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The Satires of Horace and Persius

Horace - Author

Persius - Author

Rudd Persius - Translator

Rudd Persius - Introduction by

Rudd Persius - Notes by

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ISBN 9780140455083 | 272 pages | 27 Dec 2005 | Penguin Classics | 5.07 x 7.79in | 18 - AND UP
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A modern verse translation of two formative voices of Western literature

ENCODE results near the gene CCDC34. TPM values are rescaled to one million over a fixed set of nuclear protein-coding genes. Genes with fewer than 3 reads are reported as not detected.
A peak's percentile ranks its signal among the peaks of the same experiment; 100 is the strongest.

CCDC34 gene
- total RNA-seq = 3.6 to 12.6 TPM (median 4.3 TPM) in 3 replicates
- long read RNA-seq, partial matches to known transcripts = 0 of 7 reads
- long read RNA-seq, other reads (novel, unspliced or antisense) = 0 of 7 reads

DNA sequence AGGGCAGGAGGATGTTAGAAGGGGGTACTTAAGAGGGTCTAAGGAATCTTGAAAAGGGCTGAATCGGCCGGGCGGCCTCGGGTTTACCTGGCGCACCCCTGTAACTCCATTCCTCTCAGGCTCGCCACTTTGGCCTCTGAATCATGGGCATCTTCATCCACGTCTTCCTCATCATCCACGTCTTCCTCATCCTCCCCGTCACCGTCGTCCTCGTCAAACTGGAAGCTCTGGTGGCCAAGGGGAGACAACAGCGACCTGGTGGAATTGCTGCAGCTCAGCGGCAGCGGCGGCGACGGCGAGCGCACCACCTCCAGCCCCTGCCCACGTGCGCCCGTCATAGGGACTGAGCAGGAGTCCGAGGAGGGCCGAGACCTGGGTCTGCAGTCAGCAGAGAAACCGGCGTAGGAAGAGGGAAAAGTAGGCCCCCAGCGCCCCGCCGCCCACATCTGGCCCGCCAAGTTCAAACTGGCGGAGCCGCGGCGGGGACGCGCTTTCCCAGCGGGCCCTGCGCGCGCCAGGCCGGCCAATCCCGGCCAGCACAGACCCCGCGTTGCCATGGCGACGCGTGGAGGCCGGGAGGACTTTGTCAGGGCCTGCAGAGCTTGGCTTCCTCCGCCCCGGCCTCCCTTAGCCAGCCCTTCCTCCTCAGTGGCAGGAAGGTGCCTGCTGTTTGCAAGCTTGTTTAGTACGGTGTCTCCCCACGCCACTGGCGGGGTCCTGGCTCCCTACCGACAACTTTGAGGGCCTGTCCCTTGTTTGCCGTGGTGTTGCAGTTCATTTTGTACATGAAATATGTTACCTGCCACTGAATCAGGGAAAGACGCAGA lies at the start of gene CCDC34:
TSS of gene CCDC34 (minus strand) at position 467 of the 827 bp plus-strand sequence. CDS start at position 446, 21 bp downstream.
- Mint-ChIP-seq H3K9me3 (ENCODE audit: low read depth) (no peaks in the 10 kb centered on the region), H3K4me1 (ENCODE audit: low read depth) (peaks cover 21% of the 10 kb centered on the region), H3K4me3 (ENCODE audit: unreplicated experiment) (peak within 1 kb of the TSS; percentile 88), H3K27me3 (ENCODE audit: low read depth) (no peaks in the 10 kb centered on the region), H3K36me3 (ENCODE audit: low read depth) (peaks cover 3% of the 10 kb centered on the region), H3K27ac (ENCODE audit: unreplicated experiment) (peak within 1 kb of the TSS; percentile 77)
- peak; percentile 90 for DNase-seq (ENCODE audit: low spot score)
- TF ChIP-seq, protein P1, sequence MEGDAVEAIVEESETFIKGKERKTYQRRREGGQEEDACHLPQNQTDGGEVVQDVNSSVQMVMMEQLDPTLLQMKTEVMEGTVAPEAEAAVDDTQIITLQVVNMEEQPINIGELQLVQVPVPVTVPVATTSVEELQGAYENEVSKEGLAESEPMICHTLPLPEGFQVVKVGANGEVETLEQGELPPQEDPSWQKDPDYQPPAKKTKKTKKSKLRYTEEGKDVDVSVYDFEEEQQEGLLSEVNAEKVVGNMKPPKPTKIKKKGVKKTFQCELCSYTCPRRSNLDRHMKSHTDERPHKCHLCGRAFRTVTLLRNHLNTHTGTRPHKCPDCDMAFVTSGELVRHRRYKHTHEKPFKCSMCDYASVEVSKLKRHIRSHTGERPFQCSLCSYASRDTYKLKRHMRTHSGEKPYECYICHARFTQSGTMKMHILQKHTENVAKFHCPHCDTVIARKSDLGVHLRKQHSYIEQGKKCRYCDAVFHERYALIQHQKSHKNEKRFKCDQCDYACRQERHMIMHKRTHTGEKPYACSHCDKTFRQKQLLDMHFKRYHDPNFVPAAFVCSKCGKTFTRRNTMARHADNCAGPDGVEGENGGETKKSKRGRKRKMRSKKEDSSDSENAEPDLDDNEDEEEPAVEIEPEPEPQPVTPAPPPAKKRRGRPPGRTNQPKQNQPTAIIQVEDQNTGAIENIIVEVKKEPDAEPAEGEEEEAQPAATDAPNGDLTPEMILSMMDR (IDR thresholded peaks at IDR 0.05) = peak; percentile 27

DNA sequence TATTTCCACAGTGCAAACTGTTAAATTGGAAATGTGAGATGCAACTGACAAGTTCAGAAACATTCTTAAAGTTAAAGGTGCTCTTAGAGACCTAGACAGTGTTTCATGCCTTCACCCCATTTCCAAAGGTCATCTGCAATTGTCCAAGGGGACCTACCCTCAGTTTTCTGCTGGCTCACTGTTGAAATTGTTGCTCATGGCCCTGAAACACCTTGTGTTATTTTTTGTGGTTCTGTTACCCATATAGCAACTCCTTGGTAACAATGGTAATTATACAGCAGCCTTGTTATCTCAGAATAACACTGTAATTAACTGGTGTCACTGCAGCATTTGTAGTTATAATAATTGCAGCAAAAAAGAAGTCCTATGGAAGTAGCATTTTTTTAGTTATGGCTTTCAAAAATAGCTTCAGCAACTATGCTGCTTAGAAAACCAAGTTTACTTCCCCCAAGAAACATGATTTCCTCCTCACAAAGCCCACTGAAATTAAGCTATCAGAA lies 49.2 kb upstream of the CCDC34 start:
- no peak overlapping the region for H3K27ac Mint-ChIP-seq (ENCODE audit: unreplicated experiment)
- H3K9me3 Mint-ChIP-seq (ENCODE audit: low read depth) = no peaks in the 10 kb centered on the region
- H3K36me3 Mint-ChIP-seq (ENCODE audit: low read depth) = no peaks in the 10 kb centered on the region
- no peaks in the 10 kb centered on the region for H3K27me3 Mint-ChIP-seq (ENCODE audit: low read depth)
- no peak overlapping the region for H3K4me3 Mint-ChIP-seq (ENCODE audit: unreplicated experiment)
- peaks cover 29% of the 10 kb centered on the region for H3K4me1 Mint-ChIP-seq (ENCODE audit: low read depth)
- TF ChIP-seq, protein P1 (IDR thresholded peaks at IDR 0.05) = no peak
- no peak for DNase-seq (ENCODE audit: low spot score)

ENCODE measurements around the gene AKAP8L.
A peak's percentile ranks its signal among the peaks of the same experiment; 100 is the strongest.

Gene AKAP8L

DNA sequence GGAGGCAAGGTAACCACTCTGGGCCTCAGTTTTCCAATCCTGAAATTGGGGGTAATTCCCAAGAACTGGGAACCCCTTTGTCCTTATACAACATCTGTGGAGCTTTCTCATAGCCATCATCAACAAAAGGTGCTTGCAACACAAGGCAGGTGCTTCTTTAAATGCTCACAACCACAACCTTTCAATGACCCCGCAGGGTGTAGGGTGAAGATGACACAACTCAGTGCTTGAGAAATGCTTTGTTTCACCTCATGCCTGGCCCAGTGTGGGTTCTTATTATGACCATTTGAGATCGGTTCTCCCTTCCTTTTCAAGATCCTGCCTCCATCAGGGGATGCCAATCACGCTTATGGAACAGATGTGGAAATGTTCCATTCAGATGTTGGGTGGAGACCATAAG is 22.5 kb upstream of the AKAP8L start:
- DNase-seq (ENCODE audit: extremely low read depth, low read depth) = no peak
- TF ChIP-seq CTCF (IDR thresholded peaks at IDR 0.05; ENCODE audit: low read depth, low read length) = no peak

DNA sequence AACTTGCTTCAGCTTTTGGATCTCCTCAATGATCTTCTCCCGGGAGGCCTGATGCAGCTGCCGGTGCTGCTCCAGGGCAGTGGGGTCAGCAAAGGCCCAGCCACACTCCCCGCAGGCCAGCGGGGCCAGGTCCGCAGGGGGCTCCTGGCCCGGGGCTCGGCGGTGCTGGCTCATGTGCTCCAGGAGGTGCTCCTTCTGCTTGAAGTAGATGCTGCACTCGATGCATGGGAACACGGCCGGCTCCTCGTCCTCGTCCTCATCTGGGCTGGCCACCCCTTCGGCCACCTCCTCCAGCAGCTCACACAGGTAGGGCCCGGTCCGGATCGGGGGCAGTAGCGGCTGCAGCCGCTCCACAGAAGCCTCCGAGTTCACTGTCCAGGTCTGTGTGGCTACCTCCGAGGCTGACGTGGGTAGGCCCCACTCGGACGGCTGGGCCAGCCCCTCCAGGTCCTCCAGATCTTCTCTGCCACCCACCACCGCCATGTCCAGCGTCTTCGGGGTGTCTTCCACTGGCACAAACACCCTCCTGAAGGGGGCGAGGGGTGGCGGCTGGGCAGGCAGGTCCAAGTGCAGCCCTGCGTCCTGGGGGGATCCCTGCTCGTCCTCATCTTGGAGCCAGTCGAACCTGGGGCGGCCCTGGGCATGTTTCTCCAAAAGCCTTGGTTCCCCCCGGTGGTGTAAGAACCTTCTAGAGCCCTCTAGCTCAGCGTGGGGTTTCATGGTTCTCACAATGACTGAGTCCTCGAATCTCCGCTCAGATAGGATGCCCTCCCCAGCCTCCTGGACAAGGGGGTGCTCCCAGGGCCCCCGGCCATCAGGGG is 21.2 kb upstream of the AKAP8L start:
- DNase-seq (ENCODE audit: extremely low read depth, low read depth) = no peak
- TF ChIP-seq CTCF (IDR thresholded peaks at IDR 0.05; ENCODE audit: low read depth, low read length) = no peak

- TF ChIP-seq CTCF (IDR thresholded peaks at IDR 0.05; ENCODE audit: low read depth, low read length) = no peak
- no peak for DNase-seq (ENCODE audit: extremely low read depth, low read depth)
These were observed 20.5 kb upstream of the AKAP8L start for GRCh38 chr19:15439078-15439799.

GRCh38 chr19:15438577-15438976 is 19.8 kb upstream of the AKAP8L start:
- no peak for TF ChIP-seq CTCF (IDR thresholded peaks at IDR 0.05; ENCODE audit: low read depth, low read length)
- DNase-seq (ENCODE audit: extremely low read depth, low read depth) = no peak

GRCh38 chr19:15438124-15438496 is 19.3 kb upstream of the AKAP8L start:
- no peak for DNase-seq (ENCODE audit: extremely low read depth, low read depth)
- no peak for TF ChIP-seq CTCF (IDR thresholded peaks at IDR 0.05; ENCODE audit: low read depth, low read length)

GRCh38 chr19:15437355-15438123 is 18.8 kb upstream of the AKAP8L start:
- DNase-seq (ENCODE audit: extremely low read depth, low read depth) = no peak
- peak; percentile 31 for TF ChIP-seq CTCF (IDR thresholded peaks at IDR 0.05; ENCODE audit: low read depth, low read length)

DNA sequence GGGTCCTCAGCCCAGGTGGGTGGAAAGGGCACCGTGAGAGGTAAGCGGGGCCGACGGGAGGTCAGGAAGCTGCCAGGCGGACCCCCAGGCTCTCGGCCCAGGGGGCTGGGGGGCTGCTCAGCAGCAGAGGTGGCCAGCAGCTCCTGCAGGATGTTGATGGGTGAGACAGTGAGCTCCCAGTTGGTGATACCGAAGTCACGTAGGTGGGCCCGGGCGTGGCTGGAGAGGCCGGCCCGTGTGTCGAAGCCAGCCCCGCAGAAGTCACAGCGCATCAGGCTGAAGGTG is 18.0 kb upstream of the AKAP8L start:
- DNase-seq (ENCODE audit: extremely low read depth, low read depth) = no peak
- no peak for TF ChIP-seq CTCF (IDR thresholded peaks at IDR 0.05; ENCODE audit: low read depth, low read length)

Inspiring poets from Ben Jonson and Alexander Pope to W. H. Auden and Robert Frost, the writings of Horace and Persius have had a powerful influence on later Western literature. The Satires of Persius are highly idiosyncratic, containing a courageous attack on the poetry and morals of his wealthy contemporaries—even the ruling emperor, Nero. The Satires of Horace, written in the troubled decade ending with the establishment of Augustus’s regime, provide an amusing treatment of men’s perennial enslavement to money, power, glory, and sex. Epistles I, addressed to the poet’s friends, deals with the problem of achieving contentment amid the complexities of urban life, while Epistles II and the Ars Poetica discuss Latin poetry—its history and social functions, and the craft required for its success.